expressed in the August 2001 letter, and the attorney added an allegation that the company delayed the announcement of downward
revision to its guidance for 2001 earnings due to recent stock transactions by the company’s senior executives. The company said it
reviewed those allegations, consulted with outside counsel, and again decided the allegations were without merit.
After that, Global Crossing said that over a period of months Olofson’s attorney gradually reduced the settlement demand to an
amount less than one-tenth the original demand. Also, the company said that on Nov. 30, 2001, it terminated Olofson’s employment “in
connection with a substantial reduction in its workforce.”
“On Jan. 18, 2002, the company received a letter from a different attorney for Mr. Olofson, attaching a revised draft of the initial
complaint and containing renewed threats to commence an action for wrongful termination against the company and certain of its
officers and directors unless a multi-million dollar payment was made by Feb. 1, 2002,” the company said. “The company again refused
to agree to this demand.
However, Global Crossing said that due to the increasing attention focused on accounting improprieties due to “recent events not
involving the company,” it decided to tell Arthur Andersen about the existence of Olofson’s letter on Jan. 28, 2002. It said it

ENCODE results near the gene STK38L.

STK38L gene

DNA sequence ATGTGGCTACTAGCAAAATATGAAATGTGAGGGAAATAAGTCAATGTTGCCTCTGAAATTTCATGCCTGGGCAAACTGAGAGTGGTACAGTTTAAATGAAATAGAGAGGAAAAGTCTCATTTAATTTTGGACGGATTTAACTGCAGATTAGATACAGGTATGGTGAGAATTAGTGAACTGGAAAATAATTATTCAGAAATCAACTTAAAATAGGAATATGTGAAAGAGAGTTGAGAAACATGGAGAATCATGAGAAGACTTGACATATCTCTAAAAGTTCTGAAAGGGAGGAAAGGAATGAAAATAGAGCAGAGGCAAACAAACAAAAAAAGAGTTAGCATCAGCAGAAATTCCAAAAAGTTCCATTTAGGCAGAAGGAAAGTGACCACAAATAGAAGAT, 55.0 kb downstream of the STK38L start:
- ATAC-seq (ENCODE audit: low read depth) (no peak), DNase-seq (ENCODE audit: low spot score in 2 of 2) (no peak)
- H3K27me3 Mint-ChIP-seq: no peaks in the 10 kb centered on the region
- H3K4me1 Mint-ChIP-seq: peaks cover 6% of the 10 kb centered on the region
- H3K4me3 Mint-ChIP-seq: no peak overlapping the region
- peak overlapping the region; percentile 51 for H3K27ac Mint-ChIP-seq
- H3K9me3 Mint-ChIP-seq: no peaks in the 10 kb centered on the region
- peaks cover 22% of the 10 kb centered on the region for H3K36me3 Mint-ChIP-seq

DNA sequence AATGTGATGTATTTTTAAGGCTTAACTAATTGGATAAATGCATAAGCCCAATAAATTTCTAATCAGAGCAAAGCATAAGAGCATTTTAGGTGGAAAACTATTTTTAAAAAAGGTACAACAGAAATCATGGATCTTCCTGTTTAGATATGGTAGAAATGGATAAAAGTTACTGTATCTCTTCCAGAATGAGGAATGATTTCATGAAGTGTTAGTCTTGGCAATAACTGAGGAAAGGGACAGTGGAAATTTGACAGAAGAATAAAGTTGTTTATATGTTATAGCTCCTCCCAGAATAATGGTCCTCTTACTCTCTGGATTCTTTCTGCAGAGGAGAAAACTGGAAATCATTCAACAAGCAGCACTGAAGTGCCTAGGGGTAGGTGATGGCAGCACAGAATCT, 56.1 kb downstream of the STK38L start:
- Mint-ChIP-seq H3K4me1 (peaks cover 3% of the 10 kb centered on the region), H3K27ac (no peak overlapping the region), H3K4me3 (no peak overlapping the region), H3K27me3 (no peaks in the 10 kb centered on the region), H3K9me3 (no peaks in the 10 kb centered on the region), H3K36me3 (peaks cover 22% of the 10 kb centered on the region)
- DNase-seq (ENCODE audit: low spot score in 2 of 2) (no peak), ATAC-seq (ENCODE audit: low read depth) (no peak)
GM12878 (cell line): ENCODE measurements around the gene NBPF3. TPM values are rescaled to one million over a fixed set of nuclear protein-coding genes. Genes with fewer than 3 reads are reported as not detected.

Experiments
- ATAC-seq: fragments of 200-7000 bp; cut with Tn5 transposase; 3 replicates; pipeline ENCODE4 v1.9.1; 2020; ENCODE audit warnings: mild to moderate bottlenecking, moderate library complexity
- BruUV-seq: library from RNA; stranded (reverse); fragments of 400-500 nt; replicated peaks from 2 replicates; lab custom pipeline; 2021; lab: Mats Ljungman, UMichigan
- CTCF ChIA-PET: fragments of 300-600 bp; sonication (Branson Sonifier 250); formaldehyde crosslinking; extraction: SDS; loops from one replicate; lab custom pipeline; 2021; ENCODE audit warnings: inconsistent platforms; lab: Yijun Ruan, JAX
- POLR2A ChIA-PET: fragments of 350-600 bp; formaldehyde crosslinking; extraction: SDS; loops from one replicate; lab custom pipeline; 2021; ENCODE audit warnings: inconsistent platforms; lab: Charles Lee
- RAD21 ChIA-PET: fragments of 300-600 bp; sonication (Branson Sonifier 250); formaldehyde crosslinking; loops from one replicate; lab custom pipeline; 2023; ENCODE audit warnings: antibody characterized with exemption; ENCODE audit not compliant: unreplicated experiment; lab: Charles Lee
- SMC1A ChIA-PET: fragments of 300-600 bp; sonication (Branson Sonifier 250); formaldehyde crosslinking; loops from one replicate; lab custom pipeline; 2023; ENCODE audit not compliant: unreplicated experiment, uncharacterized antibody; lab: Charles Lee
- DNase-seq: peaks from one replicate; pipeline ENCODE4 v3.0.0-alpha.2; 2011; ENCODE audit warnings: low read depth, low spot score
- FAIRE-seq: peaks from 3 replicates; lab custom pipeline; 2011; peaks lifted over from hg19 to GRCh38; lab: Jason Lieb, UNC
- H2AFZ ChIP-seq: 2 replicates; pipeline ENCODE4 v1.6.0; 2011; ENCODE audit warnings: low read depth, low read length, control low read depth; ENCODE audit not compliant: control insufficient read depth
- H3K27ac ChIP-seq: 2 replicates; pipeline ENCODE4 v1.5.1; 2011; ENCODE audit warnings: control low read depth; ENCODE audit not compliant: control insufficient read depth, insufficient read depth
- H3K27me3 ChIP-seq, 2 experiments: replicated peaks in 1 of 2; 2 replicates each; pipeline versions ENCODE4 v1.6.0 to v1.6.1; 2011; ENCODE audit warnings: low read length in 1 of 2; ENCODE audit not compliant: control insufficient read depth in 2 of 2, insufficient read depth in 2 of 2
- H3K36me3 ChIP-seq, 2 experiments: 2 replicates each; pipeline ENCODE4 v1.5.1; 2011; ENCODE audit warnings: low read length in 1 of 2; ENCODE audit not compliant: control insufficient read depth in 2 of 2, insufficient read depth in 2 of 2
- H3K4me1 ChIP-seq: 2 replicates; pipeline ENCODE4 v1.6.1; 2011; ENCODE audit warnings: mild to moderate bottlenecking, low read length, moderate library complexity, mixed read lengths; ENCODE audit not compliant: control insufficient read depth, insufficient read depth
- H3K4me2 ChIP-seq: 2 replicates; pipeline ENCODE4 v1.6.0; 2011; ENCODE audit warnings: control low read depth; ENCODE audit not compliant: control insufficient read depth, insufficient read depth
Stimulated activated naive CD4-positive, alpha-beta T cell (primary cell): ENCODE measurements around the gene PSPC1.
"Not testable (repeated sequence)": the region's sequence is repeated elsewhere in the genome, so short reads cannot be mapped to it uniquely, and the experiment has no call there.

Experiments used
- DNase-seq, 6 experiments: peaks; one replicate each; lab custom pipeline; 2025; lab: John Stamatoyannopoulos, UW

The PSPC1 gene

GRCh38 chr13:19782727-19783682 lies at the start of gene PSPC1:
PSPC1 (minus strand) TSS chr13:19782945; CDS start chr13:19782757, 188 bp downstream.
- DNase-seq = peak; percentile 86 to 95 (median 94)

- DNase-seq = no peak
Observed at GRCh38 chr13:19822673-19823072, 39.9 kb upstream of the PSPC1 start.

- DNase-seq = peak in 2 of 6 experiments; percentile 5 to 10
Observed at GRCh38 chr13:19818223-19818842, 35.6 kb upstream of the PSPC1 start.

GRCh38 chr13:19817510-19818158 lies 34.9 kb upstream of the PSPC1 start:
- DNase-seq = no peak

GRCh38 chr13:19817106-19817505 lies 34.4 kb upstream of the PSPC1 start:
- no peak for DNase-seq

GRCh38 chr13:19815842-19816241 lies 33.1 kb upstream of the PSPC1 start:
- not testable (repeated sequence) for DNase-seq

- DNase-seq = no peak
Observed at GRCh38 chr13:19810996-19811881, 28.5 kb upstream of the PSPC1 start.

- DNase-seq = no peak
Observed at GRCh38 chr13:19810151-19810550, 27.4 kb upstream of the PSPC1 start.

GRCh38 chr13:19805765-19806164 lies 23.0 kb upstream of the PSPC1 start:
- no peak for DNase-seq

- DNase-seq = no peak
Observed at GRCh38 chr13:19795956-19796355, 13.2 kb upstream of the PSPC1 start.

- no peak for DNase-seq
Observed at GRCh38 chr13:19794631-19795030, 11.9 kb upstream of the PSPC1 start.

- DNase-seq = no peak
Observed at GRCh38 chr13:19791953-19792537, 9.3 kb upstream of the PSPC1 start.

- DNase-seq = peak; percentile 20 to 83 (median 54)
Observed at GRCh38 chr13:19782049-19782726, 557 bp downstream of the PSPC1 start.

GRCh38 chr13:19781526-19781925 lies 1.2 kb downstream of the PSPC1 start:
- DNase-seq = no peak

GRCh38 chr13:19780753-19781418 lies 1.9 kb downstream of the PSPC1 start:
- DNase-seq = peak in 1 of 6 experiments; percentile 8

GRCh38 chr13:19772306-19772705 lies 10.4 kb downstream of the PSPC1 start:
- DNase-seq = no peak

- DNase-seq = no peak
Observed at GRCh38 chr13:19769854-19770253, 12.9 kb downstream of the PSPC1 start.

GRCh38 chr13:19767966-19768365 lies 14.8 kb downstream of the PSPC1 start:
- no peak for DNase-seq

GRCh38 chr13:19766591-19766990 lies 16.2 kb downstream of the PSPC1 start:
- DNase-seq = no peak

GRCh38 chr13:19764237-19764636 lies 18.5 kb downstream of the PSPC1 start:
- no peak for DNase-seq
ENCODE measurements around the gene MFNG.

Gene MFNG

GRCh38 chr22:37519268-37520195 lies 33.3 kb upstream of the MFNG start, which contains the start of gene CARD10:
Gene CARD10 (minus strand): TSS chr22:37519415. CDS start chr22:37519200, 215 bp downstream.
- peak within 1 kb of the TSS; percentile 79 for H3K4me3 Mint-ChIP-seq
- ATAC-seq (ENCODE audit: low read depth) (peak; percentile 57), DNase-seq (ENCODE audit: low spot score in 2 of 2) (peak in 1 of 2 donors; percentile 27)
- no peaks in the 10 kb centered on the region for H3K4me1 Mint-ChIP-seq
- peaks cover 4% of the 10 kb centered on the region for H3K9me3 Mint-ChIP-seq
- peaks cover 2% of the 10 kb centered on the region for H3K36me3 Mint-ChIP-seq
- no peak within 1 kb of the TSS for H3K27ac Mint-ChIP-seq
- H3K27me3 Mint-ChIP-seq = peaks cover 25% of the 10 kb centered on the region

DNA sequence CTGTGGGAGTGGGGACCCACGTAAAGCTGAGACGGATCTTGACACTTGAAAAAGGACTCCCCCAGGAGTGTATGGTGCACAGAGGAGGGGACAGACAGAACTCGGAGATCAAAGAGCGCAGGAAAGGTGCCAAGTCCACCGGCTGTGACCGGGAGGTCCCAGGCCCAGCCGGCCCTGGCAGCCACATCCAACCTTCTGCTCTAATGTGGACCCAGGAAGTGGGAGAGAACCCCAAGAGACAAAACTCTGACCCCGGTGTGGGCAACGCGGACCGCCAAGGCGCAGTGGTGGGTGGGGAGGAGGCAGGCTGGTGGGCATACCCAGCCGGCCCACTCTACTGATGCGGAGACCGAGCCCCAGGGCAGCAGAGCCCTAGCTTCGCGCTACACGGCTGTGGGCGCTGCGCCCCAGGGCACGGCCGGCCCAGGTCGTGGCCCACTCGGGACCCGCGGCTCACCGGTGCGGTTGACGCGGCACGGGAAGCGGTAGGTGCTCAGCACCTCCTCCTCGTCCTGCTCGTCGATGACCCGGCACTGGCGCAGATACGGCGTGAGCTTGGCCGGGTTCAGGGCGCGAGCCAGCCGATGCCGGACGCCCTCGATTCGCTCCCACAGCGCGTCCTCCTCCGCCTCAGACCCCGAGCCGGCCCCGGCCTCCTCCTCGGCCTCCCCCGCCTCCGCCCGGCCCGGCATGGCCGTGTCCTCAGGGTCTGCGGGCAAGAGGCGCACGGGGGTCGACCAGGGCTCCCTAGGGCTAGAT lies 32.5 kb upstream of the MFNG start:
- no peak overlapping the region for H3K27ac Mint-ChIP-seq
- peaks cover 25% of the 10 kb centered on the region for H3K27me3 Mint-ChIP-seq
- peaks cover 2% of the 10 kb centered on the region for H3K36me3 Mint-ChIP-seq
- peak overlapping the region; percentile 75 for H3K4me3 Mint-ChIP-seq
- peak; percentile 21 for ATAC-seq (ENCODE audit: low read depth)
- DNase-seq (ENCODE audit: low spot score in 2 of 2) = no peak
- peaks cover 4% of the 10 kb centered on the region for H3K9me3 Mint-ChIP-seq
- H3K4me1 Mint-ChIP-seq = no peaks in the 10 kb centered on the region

provided the accounting firm with a coy on the following day, and also told current members of its audit committee about the letter
on that day. It said it gave members of the audit committee copies of the letter On Jan. 30, 2002.
“Although the company continues to believe that Mr. Olofson’s motivations are questionable and continues to believe that its
accounting and reporting are entirely appropriate, at the request of the company’s audit committee and Arthur Andersen, it has
decided to form a special committee of independent directors, including members of its audit committee, to conduct a further review
of the allegations made in the August 2001 letter and related draft complaints,” the company said. “The special committee will
retain independent counsel and a firm of independent accountants other than Arthur Andersen to review the matter.”
Olofson could not immediately be reached for comment.